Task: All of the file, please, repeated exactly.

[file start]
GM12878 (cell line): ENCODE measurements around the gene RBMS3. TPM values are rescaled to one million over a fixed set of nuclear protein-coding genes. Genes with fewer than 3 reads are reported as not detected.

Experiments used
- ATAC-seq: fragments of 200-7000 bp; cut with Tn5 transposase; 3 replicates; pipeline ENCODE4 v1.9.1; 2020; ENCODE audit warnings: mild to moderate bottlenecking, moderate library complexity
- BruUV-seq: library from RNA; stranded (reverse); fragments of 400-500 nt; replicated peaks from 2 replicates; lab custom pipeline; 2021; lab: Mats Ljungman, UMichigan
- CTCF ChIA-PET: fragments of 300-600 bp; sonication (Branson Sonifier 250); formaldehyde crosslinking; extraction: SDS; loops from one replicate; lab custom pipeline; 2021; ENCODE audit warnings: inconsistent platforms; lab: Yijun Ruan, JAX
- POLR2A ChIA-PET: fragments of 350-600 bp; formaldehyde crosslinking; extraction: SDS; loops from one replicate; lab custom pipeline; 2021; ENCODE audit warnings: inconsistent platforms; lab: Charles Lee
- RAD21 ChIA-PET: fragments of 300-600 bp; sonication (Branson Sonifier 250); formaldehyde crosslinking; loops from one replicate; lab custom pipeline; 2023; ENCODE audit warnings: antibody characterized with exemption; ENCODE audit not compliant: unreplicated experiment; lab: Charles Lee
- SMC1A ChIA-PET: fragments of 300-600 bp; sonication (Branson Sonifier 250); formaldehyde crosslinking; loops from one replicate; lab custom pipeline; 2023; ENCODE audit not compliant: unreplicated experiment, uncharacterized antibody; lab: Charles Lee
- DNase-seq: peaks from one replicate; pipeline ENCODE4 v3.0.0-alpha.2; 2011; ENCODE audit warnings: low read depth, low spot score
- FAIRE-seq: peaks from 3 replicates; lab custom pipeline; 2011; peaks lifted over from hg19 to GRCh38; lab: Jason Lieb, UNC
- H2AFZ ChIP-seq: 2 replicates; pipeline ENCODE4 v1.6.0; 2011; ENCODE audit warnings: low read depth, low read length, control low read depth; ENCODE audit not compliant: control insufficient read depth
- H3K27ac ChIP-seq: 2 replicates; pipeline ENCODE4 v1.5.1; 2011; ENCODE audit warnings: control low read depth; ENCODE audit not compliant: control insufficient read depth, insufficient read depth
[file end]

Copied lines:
GM12878 (cell line): ENCODE measurements around the gene RBMS3. TPM values are rescaled to one million over a fixed set of nuclear protein-coding genes. Genes with fewer than 3 reads are reported as not detected.

Experiments used
- ATAC-seq: fragments of 200-7000 bp; cut with Tn5 transposase; 3 replicates; pipeline ENCODE4 v1.9.1; 2020; ENCODE audit warnings: mild to moderate bottlenecking, moderate library complexity
- BruUV-seq: library from RNA; stranded (reverse); fragments of 400-500 nt; replicated peaks from 2 replicates; lab custom pipeline; 2021; lab: Mats Ljungman, UMichigan
- CTCF ChIA-PET: fragments of 300-600 bp; sonication (Branson Sonifier 250); formaldehyde crosslinking; extraction: SDS; loops from one replicate; lab custom pipeline; 2021; ENCODE audit warnings: inconsistent platforms; lab: Yijun Ruan, JAX
- POLR2A ChIA-PET: fragments of 350-600 bp; formaldehyde crosslinking; extraction: SDS; loops from one replicate; lab custom pipeline; 2021; ENCODE audit warnings: inconsistent platforms; lab: Charles Lee
- RAD21 ChIA-PET: fragments of 300-600 bp; sonication (Branson Sonifier 250); formaldehyde crosslinking; loops from one replicate; lab custom pipeline; 2023; ENCODE audit warnings: antibody characterized with exemption; ENCODE audit not compliant: unreplicated experiment; lab: Charles Lee
- SMC1A ChIA-PET: fragments of 300-600 bp; sonication (Branson Sonifier 250); formaldehyde crosslinking; loops from one replicate; lab custom pipeline; 2023; ENCODE audit not compliant: unreplicated experiment, uncharacterized antibody; lab: Charles Lee
- DNase-seq: peaks from one replicate; pipeline ENCODE4 v3.0.0-alpha.2; 2011; ENCODE audit warnings: low read depth, low spot score
- FAIRE-seq: peaks from 3 replicates; lab custom pipeline; 2011; peaks lifted over from hg19 to GRCh38; lab: Jason Lieb, UNC
- H2AFZ ChIP-seq: 2 replicates; pipeline ENCODE4 v1.6.0; 2011; ENCODE audit warnings: low read depth, low read length, control low read depth; ENCODE audit not compliant: control insufficient read depth
- H3K27ac ChIP-seq: 2 replicates; pipeline ENCODE4 v1.5.1; 2011; ENCODE audit warnings: control low read depth; ENCODE audit not compliant: control insufficient read depth, insufficient read depth